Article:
In Pakistan’s Balochistan, one woman grows her ice cream business, scoop by creamy scoop

Ice cream business owner Lubna Farooq checks ice cream at her factory in Quetta, Pakistan on August 13, 2021. (AN photo)
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Updated 21 August 2021

In Pakistan’s Balochistan, one woman grows her ice cream business, scoop by creamy scoop

  • Lubna Farooq set up pushcart selling ice cream in 2001, today she owns one of the most successful ice cream businesses in Balochistan
  • Lubna’s ice cream plant employes 25 people, can produce up to 850 liters a day, delivered and sold in Quetta and other provincial towns

QUETTA: When her husband lost his job in 2001 and Lubna Farooq set up a pushcart selling ice cream churned out from an old-fashioned, hand-cranked machine, little did she know she would one day run one of the most successful ice cream businesses in Pakistan’s Balochistan province.

This is no small achievement in the impoverished region, where less than 10 percent women currently own their own businesses, according to the Balochistan Women Business Association.

“We are competing with Quetta’s top ice cream businesses now, and we are financially strong,” Lubna told Arab News in an interview.

Her journey has not been easy.




Farooq Ahmed, the husband of ice cream business owner, Lubna Farooq, seen at the couple's ice cream factory in Quetta, Pakistan, on August 13, 2021. (AN Photo)

Two decades ago, Lubna’s husband, a private contractor with state television and the sole breadwinner of the family, lost his job and the “worst financial crisis” befell the family, the businesswoman said. She had few marketable skills — except making ice cream, which she had learnt as a young girl at her mother’s home. Her husband was supportive and encouraged her to start a home-based business. 

“So, we took the first step and with the help of Allah Almighty, today we have become a brand across Balochistan,” Lubna’s husband Farooq Ahmed said.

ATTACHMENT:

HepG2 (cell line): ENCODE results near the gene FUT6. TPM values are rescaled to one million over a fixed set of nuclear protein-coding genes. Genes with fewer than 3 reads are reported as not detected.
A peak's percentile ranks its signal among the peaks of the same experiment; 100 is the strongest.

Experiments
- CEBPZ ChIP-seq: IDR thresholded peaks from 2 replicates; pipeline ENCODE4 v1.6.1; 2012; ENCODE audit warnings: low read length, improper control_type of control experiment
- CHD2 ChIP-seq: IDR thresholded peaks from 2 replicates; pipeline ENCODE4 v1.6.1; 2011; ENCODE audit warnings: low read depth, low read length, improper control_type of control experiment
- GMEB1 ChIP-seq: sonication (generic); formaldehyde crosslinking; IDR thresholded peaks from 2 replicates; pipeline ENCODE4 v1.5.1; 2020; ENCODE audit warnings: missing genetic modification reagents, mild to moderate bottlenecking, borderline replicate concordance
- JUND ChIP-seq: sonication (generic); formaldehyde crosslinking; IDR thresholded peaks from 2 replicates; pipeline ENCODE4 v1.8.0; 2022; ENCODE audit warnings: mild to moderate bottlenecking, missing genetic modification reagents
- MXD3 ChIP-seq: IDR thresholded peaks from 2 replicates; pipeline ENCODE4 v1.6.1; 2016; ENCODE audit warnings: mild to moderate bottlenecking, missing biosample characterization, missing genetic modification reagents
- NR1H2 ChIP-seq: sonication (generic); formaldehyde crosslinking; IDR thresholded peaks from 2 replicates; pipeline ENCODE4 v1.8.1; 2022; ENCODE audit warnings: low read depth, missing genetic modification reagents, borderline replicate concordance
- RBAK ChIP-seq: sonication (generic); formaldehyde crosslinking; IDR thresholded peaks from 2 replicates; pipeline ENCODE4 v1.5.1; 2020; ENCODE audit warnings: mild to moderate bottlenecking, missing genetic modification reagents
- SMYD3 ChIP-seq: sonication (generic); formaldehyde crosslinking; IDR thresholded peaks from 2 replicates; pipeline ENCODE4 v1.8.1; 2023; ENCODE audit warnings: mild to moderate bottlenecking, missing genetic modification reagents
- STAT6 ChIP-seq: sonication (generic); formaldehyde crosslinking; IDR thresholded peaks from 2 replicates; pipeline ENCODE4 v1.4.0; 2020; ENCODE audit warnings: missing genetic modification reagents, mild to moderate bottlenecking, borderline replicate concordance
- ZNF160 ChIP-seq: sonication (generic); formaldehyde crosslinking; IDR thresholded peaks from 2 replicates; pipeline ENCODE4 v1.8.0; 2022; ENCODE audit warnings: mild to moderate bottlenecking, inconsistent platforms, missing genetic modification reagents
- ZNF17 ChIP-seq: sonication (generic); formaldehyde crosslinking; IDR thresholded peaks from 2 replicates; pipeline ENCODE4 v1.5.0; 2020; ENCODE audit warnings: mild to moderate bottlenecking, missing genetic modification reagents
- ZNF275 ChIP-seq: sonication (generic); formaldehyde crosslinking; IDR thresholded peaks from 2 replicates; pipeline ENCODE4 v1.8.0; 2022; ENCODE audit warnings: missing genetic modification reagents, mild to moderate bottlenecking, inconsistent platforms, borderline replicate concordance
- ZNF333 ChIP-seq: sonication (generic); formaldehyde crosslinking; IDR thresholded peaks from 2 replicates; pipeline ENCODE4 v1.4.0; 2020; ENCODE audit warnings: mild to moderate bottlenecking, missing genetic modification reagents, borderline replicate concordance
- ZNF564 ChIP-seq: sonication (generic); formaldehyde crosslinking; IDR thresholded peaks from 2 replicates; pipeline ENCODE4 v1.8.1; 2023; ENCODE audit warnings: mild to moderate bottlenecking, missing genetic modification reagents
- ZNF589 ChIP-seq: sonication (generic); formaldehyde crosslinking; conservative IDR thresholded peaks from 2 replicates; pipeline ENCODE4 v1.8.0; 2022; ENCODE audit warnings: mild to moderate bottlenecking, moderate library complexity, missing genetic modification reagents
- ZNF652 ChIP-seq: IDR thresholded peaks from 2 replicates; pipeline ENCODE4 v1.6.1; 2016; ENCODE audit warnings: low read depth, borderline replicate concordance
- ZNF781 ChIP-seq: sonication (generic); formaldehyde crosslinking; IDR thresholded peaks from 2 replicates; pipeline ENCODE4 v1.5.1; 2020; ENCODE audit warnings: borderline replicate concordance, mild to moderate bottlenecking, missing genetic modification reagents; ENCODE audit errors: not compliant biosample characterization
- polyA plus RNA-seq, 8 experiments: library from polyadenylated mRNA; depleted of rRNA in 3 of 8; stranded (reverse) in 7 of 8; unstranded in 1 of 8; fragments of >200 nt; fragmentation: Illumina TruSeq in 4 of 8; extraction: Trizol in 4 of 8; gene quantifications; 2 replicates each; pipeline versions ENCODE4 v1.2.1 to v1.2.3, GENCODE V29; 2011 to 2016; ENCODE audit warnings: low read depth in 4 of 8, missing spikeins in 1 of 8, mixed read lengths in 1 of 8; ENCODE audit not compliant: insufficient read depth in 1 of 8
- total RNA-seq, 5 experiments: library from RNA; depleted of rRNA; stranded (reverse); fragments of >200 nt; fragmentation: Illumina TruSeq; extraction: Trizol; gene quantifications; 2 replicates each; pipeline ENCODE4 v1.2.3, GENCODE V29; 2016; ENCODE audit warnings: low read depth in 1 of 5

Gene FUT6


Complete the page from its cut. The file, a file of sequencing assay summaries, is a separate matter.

Lubna Farooq poses with her laborers at her ice cream factory in Quetta, Pakistan, on August 13, 2021. (AN Photo)

The couple began by selling ice cream on a pushcart parked on a corner of Quetta’s Toghi Road, a busy thoroughfare famous for its food joints. Soon, Lubna’s husband started selling their brand, Haq Ice Cream, at schools and colleges twice a week.

“I still remember that my first income was 70 rupees,” Lubha said, recalling a time when she earned less than a dollar a day. But once the business slowly expanded and became popular around the city, production and revenue have both steadily increased.

There was a time when Lubna said she made one 10-liter container of ice cream a day at home. Today, at her factory on Quetta’s busiest Alamdar Road where she employs 25 people, up to 85 containers a day can be produced per day. The flavours include mango, chocolate, vanilla, pistachio, blue berry, strawberry, guava, pineapple and fig. A 10-liter container ranges in price between Rs2,000 to Rs4,000, depending on the flavour.

Lubna’s son Hasnain Farooq, 32, who runs her stall said on good days — especially in the summer months and if there were orders for special events like weddings — Haq Ice Cream could earn up to Rs25,000 a day from sales. Three days a week, Hasnain said, the company also delivered to other cities in Balochistan.

“We have started taking wedding and party orders which has helped introduce our taste to thousands of people,” he said, adding that he was proud to be supervising a business “my parents struggled to establish over two decades ago.”

Lubna still sells her ice cream at a mobile stall on Quetta’s busy Alamdar Road, preferring not to rent a proper shop it would push up the price of her ice cream, which she is loath to do. But she does plan to expand her business to other cities like Islamabad, Lahore and Karachi, and hopes she will get government support.




Ice cream flavors ready to be served at business owner Lubna Farooq’s stall in Quetta, Pakistan, on August 13, 2021. (AN Photo)

Sana Durrani, an activist and the chairperson of the Balochistan Women Business Association, said it was “unfortunate” that Balochistan’s women were not encouraged to own financial assets or penetrate business sectors, and that woman like Lubna were a rarity. 

“More than 68 percent women in Balochistan are home-based workers and less than 10 percent have their own businesses ... women have to think a thousand time before launching a business in Balochistan,” Durrani said. 

“But what is more ironic is that the government in the province has failed to introduce new legislation and policies to embolden women seeking assistance in starting their own business.” 




Ice cream business owner Lubna Farooq’s son Hussain Farooq at the family's ice cream stall in Quetta, Pakistan, on August 13, 2021. (AN Photo)

Liaquat Shahwani, a spokesperson for the Balochistan government, disagreed, saying the administration was keen to support businesswomen.